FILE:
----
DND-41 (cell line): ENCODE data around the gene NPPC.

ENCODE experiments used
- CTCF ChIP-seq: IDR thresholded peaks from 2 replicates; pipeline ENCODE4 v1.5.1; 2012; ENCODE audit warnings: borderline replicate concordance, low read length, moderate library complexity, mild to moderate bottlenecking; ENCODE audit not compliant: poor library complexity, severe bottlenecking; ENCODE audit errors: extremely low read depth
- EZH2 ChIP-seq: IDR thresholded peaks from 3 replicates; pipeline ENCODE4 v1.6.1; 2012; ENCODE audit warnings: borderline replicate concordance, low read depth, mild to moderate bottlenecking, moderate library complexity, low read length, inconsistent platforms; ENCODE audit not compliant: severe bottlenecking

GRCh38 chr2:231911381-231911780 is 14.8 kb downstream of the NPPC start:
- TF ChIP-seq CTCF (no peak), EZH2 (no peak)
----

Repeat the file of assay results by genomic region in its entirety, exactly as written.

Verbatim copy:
DND-41 (cell line): ENCODE data around the gene NPPC.

ENCODE experiments used
- CTCF ChIP-seq: IDR thresholded peaks from 2 replicates; pipeline ENCODE4 v1.5.1; 2012; ENCODE audit warnings: borderline replicate concordance, low read length, moderate library complexity, mild to moderate bottlenecking; ENCODE audit not compliant: poor library complexity, severe bottlenecking; ENCODE audit errors: extremely low read depth
- EZH2 ChIP-seq: IDR thresholded peaks from 3 replicates; pipeline ENCODE4 v1.6.1; 2012; ENCODE audit warnings: borderline replicate concordance, low read depth, mild to moderate bottlenecking, moderate library complexity, low read length, inconsistent platforms; ENCODE audit not compliant: severe bottlenecking

GRCh38 chr2:231911381-231911780 is 14.8 kb downstream of the NPPC start:
- TF ChIP-seq CTCF (no peak), EZH2 (no peak)